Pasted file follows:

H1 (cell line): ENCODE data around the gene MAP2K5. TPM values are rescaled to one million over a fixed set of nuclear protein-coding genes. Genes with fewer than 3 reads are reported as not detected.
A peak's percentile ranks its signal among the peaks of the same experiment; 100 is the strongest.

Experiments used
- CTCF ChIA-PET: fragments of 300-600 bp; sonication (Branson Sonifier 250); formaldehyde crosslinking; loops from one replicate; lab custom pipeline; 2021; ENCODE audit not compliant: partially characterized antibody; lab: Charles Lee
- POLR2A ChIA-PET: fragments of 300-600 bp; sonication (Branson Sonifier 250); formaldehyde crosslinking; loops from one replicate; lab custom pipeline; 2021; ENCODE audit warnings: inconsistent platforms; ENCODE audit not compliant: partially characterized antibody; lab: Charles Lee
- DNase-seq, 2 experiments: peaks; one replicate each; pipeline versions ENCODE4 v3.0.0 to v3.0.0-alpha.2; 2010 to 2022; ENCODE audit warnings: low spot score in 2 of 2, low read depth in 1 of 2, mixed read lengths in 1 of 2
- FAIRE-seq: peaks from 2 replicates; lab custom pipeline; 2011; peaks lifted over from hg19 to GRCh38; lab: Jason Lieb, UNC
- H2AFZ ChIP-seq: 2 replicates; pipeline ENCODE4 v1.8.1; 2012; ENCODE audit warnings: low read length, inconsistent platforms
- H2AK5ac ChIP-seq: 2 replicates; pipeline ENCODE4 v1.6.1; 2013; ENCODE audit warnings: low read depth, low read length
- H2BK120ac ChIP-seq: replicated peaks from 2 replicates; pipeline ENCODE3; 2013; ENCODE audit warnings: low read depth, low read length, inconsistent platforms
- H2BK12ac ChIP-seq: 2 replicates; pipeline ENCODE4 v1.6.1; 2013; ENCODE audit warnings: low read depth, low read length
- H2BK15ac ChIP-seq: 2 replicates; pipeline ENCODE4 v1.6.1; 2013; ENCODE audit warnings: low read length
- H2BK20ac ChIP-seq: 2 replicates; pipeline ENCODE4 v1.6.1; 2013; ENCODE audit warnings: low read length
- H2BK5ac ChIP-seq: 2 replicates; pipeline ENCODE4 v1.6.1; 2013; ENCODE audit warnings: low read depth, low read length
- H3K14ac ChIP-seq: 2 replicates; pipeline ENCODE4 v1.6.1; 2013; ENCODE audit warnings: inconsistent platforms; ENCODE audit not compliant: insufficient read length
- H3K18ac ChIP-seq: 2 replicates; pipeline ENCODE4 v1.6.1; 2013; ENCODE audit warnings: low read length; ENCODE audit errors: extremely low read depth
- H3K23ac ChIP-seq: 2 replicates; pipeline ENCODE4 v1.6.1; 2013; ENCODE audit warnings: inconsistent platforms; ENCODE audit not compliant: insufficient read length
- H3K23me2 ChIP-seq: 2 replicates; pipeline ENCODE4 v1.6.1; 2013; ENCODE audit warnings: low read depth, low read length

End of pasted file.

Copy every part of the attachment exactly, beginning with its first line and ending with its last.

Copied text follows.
H1 (cell line): ENCODE data around the gene MAP2K5. TPM values are rescaled to one million over a fixed set of nuclear protein-coding genes. Genes with fewer than 3 reads are reported as not detected.
A peak's percentile ranks its signal among the peaks of the same experiment; 100 is the strongest.

Experiments used
- CTCF ChIA-PET: fragments of 300-600 bp; sonication (Branson Sonifier 250); formaldehyde crosslinking; loops from one replicate; lab custom pipeline; 2021; ENCODE audit not compliant: partially characterized antibody; lab: Charles Lee
- POLR2A ChIA-PET: fragments of 300-600 bp; sonication (Branson Sonifier 250); formaldehyde crosslinking; loops from one replicate; lab custom pipeline; 2021; ENCODE audit warnings: inconsistent platforms; ENCODE audit not compliant: partially characterized antibody; lab: Charles Lee
- DNase-seq, 2 experiments: peaks; one replicate each; pipeline versions ENCODE4 v3.0.0 to v3.0.0-alpha.2; 2010 to 2022; ENCODE audit warnings: low spot score in 2 of 2, low read depth in 1 of 2, mixed read lengths in 1 of 2
- FAIRE-seq: peaks from 2 replicates; lab custom pipeline; 2011; peaks lifted over from hg19 to GRCh38; lab: Jason Lieb, UNC
- H2AFZ ChIP-seq: 2 replicates; pipeline ENCODE4 v1.8.1; 2012; ENCODE audit warnings: low read length, inconsistent platforms
- H2AK5ac ChIP-seq: 2 replicates; pipeline ENCODE4 v1.6.1; 2013; ENCODE audit warnings: low read depth, low read length
- H2BK120ac ChIP-seq: replicated peaks from 2 replicates; pipeline ENCODE3; 2013; ENCODE audit warnings: low read depth, low read length, inconsistent platforms
- H2BK12ac ChIP-seq: 2 replicates; pipeline ENCODE4 v1.6.1; 2013; ENCODE audit warnings: low read depth, low read length
- H2BK15ac ChIP-seq: 2 replicates; pipeline ENCODE4 v1.6.1; 2013; ENCODE audit warnings: low read length
- H2BK20ac ChIP-seq: 2 replicates; pipeline ENCODE4 v1.6.1; 2013; ENCODE audit warnings: low read length
- H2BK5ac ChIP-seq: 2 replicates; pipeline ENCODE4 v1.6.1; 2013; ENCODE audit warnings: low read depth, low read length
- H3K14ac ChIP-seq: 2 replicates; pipeline ENCODE4 v1.6.1; 2013; ENCODE audit warnings: inconsistent platforms; ENCODE audit not compliant: insufficient read length
- H3K18ac ChIP-seq: 2 replicates; pipeline ENCODE4 v1.6.1; 2013; ENCODE audit warnings: low read length; ENCODE audit errors: extremely low read depth
- H3K23ac ChIP-seq: 2 replicates; pipeline ENCODE4 v1.6.1; 2013; ENCODE audit warnings: inconsistent platforms; ENCODE audit not compliant: insufficient read length
- H3K23me2 ChIP-seq: 2 replicates; pipeline ENCODE4 v1.6.1; 2013; ENCODE audit warnings: low read depth, low read length